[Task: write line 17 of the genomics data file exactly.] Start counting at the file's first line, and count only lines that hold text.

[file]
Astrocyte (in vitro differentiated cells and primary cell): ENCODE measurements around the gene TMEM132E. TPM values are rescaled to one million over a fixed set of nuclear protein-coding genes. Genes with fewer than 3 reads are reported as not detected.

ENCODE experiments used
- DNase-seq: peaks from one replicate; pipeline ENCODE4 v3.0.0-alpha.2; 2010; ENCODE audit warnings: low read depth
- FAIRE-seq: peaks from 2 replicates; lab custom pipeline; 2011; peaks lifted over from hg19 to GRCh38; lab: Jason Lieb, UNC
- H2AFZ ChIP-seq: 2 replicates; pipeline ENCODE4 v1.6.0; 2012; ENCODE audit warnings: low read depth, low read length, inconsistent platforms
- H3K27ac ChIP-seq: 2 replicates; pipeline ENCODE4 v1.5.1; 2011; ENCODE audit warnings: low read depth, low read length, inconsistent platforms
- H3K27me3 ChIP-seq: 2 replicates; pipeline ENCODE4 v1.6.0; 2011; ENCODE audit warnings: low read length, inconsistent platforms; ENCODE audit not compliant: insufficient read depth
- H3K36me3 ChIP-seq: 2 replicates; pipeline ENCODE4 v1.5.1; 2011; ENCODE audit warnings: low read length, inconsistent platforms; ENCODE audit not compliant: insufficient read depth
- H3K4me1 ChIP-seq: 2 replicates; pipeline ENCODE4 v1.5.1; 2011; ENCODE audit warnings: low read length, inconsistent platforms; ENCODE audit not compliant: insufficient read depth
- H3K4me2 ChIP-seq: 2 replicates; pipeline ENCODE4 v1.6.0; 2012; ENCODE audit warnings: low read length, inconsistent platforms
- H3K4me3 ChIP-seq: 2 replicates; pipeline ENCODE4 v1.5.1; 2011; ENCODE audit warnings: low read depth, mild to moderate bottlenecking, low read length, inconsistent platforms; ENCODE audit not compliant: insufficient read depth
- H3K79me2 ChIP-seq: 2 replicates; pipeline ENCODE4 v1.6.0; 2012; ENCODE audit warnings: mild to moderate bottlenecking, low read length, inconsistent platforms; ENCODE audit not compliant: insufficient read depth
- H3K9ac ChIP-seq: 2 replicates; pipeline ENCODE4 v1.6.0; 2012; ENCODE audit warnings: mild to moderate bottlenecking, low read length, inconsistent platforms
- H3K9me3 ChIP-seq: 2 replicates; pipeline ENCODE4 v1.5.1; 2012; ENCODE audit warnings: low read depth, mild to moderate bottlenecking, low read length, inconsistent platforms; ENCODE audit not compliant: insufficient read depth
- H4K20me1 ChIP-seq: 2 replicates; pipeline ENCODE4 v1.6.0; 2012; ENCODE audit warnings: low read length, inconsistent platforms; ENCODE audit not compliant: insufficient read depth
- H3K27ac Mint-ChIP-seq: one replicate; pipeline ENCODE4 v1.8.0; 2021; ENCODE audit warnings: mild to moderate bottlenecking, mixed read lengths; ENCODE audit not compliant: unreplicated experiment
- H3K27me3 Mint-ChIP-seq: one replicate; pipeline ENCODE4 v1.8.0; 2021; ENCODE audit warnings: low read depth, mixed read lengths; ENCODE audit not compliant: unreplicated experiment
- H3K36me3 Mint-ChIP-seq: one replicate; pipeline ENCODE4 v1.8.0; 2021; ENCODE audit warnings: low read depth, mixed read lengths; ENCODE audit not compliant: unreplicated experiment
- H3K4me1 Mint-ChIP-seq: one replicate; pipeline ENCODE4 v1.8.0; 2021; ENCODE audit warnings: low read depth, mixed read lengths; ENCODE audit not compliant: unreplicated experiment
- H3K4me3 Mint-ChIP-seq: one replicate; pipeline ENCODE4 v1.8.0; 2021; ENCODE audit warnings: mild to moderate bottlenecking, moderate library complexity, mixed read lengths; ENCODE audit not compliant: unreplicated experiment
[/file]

- H3K27me3 Mint-ChIP-seq: one replicate; pipeline ENCODE4 v1.8.0; 2021; ENCODE audit warnings: low read depth, mixed read lengths; ENCODE audit not compliant: unreplicated experiment